Also, please know that these updates are posted on the parish website.
Since today is the Solemnity of Saint Joseph, husband of the Blessed Virgin Mary, we are reminded that the Holy Family carried out their God-given responsibilities in the face of tremendous uncertainty. We, too, can continue doing what we must do. Earlier today, Pope Francis offered a beautiful reflection on St. Joseph. It's an encouraging read!
Be assured that I am keeping all of you in mind.
-- Father Desmond Drummer
Monday, March 16 | 8:05 PM
This evening, the diocesan administrator, Bishop Joel Konzen, announced that public Masses in the Archdiocese of Atlanta are suspended through Sunday, April 5.
Given the CDC's guidelines banning events with 50 people or more for 8 weeks, we should expect that the suspension will be extended at some point in the future. Please be assured that as pastor at Most Blessed Sacrament, I will heed the CDC's recommendations for the sake of community health.
While the uncertainty we face together is disruptive, we remain a parish family.
On the evening of Tuesday, March 17, the parish staff, Deacon Toca and I will meet in a conference call. We will discuss a number of matters, including the inspirations and commitments that have already emanated from our beloved parish family. I look forward to reporting to you how we will begin reconnecting in new ways and reaching out to those with a variety of needs.
In the meantime, I invite you to brainstorm on the various ways you believe you may be called to connect, encourage and support your sisters and brothers. As we move forward, every voice and vision will be needed.
Also, if you have any needs, please do not hesitate to reach out to us. We are here for you.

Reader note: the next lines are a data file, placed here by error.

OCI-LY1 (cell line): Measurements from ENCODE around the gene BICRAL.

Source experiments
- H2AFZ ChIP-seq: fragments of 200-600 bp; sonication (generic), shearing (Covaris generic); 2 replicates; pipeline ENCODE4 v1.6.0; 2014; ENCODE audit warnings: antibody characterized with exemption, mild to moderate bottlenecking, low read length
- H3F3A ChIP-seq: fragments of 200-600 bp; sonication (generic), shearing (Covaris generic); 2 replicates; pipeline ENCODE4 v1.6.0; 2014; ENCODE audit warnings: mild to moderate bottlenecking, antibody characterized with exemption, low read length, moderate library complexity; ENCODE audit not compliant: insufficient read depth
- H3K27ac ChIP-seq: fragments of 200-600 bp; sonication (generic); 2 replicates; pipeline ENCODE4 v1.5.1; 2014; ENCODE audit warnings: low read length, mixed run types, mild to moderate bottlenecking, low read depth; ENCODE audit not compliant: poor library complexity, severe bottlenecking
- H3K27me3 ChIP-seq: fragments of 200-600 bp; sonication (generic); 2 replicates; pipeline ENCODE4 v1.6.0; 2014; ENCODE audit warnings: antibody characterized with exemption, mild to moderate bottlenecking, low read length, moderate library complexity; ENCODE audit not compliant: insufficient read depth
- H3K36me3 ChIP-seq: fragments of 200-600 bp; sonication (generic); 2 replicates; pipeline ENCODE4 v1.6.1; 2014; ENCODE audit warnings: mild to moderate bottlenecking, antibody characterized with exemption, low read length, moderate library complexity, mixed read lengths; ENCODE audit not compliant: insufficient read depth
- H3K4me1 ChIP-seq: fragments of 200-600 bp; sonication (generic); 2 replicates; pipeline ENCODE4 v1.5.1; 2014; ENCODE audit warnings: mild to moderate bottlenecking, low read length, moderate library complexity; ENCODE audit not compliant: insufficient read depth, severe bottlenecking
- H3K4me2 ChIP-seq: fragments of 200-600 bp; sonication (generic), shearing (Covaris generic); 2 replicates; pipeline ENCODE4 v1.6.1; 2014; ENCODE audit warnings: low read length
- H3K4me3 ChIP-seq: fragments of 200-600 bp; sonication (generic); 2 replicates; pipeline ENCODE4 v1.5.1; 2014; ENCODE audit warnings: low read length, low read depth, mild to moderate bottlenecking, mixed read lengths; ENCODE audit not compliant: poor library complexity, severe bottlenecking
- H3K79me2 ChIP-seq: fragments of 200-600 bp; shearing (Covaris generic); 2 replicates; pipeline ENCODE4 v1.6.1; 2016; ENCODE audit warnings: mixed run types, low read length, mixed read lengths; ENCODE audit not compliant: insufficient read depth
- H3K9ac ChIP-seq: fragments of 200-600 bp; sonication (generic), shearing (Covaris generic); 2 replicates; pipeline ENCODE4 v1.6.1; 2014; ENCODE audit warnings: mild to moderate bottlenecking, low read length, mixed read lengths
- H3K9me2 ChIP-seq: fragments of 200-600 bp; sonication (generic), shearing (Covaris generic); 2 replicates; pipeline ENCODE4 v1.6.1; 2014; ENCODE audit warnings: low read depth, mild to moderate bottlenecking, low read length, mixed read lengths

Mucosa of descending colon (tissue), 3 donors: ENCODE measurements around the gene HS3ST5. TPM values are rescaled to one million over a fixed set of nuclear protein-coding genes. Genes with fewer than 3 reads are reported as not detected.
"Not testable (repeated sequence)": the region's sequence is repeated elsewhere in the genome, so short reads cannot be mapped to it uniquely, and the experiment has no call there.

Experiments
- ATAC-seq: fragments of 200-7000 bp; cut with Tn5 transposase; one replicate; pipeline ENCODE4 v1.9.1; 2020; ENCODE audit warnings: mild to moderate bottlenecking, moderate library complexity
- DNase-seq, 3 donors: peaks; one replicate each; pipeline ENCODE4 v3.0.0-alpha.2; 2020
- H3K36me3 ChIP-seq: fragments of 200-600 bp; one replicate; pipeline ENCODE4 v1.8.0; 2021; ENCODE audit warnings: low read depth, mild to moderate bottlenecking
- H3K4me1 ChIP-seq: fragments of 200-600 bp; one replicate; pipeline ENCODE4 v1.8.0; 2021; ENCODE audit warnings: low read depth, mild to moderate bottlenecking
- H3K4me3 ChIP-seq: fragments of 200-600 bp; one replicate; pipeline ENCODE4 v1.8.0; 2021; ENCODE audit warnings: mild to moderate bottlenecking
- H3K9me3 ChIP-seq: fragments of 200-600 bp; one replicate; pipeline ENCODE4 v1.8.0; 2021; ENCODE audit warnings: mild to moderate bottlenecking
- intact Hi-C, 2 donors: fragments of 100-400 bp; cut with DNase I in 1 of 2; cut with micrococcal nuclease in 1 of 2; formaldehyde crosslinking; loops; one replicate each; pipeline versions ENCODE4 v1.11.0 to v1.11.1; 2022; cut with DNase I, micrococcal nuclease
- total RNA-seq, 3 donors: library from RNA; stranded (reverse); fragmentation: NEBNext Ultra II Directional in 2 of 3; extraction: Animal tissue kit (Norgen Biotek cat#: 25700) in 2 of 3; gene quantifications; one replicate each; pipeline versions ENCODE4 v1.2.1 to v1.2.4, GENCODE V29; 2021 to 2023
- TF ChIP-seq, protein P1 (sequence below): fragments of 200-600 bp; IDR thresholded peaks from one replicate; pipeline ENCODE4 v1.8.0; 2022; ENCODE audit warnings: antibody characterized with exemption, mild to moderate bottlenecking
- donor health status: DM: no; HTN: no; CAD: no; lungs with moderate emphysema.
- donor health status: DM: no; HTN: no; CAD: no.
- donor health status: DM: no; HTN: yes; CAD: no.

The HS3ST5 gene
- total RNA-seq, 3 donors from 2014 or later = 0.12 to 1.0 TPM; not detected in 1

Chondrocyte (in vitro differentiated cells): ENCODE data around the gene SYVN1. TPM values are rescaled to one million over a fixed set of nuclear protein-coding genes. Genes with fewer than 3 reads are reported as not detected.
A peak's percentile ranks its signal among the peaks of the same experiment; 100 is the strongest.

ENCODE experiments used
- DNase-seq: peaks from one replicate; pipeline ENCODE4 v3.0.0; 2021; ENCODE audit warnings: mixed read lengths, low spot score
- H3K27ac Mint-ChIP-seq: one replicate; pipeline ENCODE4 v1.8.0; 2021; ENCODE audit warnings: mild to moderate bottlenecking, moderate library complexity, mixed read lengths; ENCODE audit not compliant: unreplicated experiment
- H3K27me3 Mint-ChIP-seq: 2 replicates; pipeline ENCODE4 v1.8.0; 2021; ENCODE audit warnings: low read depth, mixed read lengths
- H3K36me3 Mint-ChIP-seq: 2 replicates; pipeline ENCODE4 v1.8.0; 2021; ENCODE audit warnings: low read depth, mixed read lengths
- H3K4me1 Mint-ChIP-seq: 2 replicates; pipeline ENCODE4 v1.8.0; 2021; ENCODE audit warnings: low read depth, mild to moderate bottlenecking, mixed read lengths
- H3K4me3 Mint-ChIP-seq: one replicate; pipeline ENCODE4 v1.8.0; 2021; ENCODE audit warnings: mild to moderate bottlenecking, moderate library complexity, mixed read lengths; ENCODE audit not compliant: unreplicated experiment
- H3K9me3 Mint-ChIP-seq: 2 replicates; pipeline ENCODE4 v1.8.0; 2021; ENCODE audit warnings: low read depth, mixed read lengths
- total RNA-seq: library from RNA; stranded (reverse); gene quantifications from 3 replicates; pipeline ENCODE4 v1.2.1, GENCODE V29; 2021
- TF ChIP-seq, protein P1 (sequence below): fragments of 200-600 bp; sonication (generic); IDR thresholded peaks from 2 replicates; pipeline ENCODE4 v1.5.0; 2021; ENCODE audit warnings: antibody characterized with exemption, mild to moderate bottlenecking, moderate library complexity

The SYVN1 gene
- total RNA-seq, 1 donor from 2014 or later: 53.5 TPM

One last note. On Saturday evening I celebrated a private Mass in our chapel for the Third Sunday of Lent. The sun was setting. The lights were dim. Altar candles were lit. I was alone...but I really wasn't. I celebrated that private Mass for you -- for us. I celebrated the Eucharist in communion with you and our global Catholic Church. Your faces and stories filled my heart.
Indeed, absence makes the heart grow fonder.
I am praying for you. Please pray for me.
In the Lord,
Father Desmond Drummer
Saturday, March 14 | 1:50 PM
This morning, Governor Brian Kemp declared a public health emergency in the state of Georgia. In his press conference he suggested that faith-based organizations consider cancelling religious services.
It is for this reason that Deacon Fred Toca and I have decided to suspend Sunday Masses at Most Blessed Sacrament Catholic Church until further notice. This suspension applies to our three Sunday Masses (4:30pm on Saturday; 9am & 11:30am on Sunday).
As previously announced on Thursday, March 12, weekday liturgies at Most Blessed Sacrament are also suspended until further notice.
Please know that our intention is to promote social distancing by completely eliminating any opportunity for people to find themselves in congregate settings on the parish campus.
Let us continue heeding the advice of public health experts, healthcare professionals and our public officials.
In the Lord,
Father Desmond Drummer
Friday, March 13 | 7:25 PM
The diocesan administrator, Bishop Joel Konzen, announced this evening that he is dispensing Catholics in the Archdiocese of Atlanta from the obligation of attending Sunday Mass through the month of March.
His full statement can be accessed HERE.
Because this dispensation falls short of an outright cancellation of all public Masses in the archdiocese, I once again reiterate my insistence that parishioners refrain from attending Masses this weekend for the sake of social distancing.
Please know of my sincere care for you and your loved ones.
Father Desmond Drummer